- LD 590, “An Act to Exempt a Fee for a Paper or Plastic Single-use Carry-out Bag from Tax.” The bill, by Sen. Tom Saviello, R-Wilton, was encouraged by the grocers’ industry, who said a new fee for disposable shopping bags in Portland should not be subject to taxation. LePage said in his veto letter that he would not support targeted tax exemptions while the question of comprehensive tax reform was still being debated.
All 12 vetoes face override votes in the House and Senate. Two-thirds support in both chambers is necessary to make the bills become law despite LePage’s veto. — Mario Moretto.
- US Supreme Court denies LePage’s effort to cut young adults from MaineCare — Mario Moretto, BDN.
- House rejects governor’s proposal for statewide vote to eliminate income tax — Christopher Cousins, BDN.
- LePage nixes 10 Democratic bills, following through on veto threat — Mario Moretto, BDN.
- Pat LaMarche wants Bangor police to apologize for anti-panhandler post — Nok-Noi Ricker, BDN.
- State universities, community colleges sign landmark credit transfer deal — Nick McCrea, BDN.
- LePage blames Democrats for state shutdown fears, floats fix to keep government open — Scott Thistle.
- Alternative Lyme disease treatment bill clears Maine Senate — Christopher Cousins, BDN.
- Bill to allow opt-out of standardized testing revived in Maine Legislature — Nick McCrea, BDN.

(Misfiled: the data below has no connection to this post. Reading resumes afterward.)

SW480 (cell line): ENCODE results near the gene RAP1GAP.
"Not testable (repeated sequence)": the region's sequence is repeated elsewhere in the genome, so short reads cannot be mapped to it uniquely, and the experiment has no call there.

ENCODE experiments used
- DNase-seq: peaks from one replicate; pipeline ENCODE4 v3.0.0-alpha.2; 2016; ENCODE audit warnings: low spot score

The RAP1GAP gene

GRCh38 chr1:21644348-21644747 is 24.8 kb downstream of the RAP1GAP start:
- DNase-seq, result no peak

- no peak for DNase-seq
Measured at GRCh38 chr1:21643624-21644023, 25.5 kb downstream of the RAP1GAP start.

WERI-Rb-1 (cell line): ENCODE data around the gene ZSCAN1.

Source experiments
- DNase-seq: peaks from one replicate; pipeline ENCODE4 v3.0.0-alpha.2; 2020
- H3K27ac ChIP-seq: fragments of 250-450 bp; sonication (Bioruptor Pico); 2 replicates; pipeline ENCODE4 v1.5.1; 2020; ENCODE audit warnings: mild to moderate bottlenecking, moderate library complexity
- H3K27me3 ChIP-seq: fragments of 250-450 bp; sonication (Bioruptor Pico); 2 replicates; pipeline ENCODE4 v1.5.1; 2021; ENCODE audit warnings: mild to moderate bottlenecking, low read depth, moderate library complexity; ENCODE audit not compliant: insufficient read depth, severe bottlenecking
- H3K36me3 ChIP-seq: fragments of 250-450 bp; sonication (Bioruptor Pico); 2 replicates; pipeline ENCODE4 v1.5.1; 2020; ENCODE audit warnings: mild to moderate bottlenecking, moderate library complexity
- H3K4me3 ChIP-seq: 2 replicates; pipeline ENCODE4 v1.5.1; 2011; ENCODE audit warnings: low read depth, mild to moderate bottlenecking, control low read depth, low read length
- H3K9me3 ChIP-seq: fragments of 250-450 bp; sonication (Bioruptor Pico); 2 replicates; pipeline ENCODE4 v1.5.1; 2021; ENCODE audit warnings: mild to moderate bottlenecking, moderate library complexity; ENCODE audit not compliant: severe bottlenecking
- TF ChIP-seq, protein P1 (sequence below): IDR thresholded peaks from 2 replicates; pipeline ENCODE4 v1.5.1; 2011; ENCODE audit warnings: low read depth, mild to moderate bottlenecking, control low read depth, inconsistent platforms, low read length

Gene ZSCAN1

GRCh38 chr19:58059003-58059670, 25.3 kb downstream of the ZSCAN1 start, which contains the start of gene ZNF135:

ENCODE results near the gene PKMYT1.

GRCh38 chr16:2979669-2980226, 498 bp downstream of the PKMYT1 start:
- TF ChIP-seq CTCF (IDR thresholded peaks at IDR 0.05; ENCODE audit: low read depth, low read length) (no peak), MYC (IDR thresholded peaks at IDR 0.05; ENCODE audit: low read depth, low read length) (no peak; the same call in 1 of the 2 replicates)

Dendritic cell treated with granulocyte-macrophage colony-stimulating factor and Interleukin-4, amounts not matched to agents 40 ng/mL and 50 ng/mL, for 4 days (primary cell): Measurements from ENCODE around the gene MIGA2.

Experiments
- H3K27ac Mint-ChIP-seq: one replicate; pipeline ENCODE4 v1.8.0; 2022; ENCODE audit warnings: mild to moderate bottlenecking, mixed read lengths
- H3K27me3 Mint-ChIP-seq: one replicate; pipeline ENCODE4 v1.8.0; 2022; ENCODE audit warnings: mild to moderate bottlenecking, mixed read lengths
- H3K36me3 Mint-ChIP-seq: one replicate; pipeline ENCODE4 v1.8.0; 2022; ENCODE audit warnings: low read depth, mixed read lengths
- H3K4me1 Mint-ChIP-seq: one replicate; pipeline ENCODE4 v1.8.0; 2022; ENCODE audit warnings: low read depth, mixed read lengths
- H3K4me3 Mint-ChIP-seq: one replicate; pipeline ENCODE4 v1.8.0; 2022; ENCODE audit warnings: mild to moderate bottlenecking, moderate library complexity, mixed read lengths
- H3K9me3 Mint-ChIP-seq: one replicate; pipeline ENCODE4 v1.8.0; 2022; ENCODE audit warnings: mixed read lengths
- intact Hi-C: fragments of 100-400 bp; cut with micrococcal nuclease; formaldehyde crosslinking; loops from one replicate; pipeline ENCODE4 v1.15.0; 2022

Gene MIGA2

Taylor Swift vs. Paul LePage
Lee Jackson, a University of Maine student and chairman of the Penobscot County Republicans, took to Buzzfeed to criticize Gov. Paul LePage in the common tongue of his fellow millenials — the language of Taylor Swift animated GIFs. You can see his post here.
Jackson is a rising star in the Maine Republican Party. He’s a mover and shaker in the party’s youth organizing arm, #GEN207, and was named to the party’s “40 under 40” list of up-and comers.
He’s also upset about LePage’s veto of LD 263, the “medical amnesty” bill mentioned above, which would encourage young people to call emergency services if they or a friend had overdosed on alcohol by giving them a defense against being prosecuted for underage drinking.
“During his campaign, Gov. LePage promised to make Maine more youth-friendly; He even promised to follow our lead on some issues. But now… not so much,” Jackson said. Then he asked readers to sign a petition supporting the bill and contact their legislators to urge a veto override.
“Haters gonna hate, yet that doesn’t mean we’re going to be quiet,” Jackson wrote.
Probably not. But it sure is fun to make awful Taylor Swift puns. — Mario Moretto.